Workaholics Anonymous is a 12 step fellowship as described below. There are also questions to see if you might be a workaholic. Workaholics Anonymous Sacramento has one in person meeting in downtown Sacramento and two that are currently on Zoom videoconference but have some local people. Please email firstname.lastname@example.org for more information or call (916) 287-0153. Here is a link to the Workaholics Anonymous international site for more information: http://www.workaholics-anonymous.org/
Workaholics Anonymous is a fellowship of individuals who share their experience, strength, and hope with each other that they may solve their common problem and help others to recover from workaholism. The only requirement for membership is a desire to stop working compulsively. There are no dues or fees for W.A. membership; we are self-supporting through our own contributions. W.A. is not allied with any sect, denomination, politics, organization, or institution; does not wish to engage in any controversy; neither endorses nor opposes any causes. Our primary purpose is to stop working compulsively and to carry the message of recovery to workaholics who still suffer.
20 questions to see if you might be a workaholic:
Are you more drawn to your work or activity than close relationships, rest, etc.?
Are there times when you are motivated and push through tasks when you don’t even want to and other times when you procrastinate and avoid them when you would prefer to get things done?
Do you take work with you to bed? On weekends? On vacation?
Are you more comfortable talking about your work than other topics?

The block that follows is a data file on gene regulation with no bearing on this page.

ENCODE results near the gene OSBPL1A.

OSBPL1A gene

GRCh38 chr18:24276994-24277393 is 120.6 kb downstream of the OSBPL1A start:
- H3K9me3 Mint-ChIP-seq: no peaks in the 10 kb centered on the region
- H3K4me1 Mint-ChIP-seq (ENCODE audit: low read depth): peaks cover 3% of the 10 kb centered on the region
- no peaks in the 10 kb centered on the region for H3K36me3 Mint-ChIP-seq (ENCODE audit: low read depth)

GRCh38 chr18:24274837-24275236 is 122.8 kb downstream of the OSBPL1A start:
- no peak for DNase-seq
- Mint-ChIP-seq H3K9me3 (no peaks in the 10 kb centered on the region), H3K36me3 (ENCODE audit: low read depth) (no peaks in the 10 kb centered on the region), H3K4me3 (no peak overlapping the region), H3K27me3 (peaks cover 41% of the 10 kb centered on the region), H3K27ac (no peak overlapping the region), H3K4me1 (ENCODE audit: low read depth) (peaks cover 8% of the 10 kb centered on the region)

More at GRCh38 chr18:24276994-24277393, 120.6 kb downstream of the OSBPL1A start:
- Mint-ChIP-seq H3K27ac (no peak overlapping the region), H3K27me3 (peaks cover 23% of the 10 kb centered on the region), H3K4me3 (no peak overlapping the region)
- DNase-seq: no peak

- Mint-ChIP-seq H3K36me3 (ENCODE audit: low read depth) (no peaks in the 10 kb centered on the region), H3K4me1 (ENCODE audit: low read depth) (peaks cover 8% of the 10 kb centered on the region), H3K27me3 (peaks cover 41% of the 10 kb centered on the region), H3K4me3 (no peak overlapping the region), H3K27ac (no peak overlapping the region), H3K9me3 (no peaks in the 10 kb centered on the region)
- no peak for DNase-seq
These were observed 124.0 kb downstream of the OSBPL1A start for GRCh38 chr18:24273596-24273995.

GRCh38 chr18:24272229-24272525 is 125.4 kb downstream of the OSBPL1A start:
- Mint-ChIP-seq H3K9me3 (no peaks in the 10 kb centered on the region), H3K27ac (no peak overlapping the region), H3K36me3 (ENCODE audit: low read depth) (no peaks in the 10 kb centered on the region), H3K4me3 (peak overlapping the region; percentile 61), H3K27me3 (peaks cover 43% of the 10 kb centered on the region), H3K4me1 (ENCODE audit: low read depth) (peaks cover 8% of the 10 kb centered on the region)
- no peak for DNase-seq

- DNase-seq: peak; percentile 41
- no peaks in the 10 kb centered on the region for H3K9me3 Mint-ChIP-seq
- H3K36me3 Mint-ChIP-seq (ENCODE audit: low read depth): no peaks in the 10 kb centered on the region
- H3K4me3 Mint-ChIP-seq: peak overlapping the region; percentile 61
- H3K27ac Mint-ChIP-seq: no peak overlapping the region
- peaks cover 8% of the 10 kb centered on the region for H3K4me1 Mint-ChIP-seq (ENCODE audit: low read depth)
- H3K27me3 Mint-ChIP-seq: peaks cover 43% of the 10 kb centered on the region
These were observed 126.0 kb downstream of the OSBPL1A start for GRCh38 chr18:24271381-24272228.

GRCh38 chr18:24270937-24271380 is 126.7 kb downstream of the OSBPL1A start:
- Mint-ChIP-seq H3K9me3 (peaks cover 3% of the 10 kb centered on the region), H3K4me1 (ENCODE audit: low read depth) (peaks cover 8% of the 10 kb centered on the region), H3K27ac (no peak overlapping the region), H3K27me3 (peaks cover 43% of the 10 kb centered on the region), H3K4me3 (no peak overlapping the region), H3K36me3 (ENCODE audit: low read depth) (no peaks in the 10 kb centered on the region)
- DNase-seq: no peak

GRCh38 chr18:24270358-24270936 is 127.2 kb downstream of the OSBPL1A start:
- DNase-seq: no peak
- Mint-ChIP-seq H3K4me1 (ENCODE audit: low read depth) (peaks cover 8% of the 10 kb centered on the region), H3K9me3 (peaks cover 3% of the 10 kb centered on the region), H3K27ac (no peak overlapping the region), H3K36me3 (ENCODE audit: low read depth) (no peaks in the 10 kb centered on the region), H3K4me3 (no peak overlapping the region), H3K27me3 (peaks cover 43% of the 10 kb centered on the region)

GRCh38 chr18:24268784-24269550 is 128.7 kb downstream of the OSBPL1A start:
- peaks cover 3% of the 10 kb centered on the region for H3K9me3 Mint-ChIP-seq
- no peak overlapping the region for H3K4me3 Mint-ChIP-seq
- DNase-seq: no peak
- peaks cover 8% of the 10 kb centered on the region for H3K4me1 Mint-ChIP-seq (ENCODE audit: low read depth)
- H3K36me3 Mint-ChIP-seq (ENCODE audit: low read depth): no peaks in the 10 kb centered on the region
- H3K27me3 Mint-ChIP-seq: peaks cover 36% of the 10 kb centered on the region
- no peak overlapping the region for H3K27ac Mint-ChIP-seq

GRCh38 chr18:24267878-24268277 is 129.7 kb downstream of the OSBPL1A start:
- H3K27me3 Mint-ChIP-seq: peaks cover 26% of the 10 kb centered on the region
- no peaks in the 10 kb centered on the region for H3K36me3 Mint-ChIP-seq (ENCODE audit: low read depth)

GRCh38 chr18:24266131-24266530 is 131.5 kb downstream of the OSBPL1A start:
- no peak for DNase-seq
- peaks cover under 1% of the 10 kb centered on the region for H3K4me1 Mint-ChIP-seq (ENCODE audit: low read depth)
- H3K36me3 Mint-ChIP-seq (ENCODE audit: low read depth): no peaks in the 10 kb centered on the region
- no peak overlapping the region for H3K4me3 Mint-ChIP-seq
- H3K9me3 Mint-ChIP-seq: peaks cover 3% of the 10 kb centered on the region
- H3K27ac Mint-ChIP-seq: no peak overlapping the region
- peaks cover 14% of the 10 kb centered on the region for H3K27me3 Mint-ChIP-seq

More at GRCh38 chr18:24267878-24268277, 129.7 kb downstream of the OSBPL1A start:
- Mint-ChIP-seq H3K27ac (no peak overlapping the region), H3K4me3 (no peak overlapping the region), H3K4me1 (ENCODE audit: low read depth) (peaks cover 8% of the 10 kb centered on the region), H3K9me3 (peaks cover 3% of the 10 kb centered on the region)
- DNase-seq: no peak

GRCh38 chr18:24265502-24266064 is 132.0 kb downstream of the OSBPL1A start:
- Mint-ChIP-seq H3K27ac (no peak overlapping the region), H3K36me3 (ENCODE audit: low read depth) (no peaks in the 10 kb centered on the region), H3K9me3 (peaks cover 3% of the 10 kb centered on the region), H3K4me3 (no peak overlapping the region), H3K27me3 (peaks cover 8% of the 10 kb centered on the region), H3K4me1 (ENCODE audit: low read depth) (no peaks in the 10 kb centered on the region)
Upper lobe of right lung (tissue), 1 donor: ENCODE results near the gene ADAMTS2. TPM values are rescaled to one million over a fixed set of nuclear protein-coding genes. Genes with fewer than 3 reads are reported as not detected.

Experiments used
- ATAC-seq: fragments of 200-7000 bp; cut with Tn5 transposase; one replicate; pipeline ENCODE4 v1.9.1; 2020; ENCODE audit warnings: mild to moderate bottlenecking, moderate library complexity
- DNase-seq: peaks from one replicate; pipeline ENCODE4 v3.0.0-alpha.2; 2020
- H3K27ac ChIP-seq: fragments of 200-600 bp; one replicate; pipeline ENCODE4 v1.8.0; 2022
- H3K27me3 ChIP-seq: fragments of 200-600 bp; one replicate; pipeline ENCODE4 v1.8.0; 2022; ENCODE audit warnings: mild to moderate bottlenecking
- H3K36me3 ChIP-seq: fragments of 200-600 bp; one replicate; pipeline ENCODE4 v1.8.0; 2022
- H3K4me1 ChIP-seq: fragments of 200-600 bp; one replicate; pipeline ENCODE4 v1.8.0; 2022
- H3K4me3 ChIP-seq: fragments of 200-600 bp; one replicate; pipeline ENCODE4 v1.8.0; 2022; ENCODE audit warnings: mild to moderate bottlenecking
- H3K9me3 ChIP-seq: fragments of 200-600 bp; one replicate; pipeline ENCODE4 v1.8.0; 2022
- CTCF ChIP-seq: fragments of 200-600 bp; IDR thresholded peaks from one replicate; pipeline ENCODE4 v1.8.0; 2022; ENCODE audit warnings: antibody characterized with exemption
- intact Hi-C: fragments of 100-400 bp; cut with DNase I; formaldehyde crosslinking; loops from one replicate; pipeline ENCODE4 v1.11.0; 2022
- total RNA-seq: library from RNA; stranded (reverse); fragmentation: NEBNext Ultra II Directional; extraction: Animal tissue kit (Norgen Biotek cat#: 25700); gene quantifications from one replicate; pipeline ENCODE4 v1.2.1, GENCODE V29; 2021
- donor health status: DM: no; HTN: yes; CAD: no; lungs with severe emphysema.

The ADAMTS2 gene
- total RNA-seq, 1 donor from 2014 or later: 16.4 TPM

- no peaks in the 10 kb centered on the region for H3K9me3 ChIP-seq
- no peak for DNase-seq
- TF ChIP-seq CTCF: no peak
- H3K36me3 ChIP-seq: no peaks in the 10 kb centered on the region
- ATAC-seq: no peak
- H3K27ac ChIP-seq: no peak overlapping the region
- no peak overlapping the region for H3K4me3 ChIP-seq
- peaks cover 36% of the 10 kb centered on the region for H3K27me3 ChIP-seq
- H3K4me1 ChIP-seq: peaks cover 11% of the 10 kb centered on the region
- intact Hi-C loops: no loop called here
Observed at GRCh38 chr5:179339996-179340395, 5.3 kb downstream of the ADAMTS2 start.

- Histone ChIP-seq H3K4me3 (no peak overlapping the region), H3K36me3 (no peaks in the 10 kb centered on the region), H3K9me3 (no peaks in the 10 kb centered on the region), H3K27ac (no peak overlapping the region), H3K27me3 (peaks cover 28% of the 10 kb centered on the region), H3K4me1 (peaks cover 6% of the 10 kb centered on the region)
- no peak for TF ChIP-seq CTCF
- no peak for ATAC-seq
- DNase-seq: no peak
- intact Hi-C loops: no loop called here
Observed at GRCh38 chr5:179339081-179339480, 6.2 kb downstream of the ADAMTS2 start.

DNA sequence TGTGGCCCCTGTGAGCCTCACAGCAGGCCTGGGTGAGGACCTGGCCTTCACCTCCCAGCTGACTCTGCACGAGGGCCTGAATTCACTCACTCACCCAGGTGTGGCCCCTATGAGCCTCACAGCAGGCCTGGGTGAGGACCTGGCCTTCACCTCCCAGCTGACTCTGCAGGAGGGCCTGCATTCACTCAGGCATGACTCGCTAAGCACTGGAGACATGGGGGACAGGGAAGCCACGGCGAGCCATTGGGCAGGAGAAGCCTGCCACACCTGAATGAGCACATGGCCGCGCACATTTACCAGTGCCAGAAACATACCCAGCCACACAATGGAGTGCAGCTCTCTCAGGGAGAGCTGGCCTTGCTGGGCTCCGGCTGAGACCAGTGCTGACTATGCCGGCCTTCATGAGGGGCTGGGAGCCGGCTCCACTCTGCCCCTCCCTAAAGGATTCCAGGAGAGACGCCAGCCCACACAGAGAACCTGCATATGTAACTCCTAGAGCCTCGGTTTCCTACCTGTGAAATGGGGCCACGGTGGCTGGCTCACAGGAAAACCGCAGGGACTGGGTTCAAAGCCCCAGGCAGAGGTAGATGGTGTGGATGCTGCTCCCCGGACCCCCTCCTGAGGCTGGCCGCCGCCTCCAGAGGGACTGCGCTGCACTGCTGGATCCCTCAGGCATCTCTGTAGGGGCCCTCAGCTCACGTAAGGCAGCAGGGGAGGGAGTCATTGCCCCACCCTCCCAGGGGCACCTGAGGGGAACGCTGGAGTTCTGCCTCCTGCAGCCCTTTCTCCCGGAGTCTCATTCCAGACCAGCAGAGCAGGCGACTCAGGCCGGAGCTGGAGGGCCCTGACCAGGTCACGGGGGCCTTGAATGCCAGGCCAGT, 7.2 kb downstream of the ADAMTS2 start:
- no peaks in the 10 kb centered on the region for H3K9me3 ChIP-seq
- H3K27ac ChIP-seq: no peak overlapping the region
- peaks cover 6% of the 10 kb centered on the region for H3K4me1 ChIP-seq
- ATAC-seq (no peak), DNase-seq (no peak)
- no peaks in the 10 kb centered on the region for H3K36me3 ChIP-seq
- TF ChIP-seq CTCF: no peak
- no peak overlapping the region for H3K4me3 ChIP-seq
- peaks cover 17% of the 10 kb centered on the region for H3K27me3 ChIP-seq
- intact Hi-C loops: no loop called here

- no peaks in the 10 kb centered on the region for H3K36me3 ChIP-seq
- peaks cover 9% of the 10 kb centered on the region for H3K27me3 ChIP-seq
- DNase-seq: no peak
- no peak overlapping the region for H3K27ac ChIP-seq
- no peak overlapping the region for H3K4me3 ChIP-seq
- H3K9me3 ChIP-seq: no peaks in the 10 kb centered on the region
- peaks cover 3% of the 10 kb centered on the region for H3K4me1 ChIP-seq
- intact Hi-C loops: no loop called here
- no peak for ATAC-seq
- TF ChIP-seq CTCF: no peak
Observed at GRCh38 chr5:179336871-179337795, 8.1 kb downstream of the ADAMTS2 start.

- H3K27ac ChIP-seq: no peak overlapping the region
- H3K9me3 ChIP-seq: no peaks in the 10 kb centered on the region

Do you pull all-nighters?
Do you resent your work or the people at your workplace for imposing so many pressures on you?
Do you avoid intimacy with others and/or yourself?
Do you resist rest when tired and use stimulants to stay awake longer?
Do you take on extra work or volunteer commitments because you are concerned that things won't otherwise get done?
Do you regularly underestimate how long something will take and then rush to complete it?
Do you immerse yourself in activities to change how you feel or avoid grief, anxiety, and shame?
Do you get impatient with people who have other priorities besides work?
Are you afraid that if you don't work hard all the time, you will lose your job or be a failure?
Do you fear success, failure, criticism, burnout, financial insecurity, or not having enough time?
Do you try to multitask to get more done?
Do you get irritated when people ask you to stop doing what you're doing in order to do something else?
Have your long hours caused injury to your health or relationships?
Do you think about work or other tasks while driving, conversing, falling asleep, or sleeping?
Do you feel agitated when you are idle and/or hopeless that you'll ever find balance?
Do you feel like a slave to your email, texts, or other technology?
If you answered "yes" to three or more of these questions, you may be a workaholic. Relax. You are not alone. Many have found recovery through the W.A. fellowship.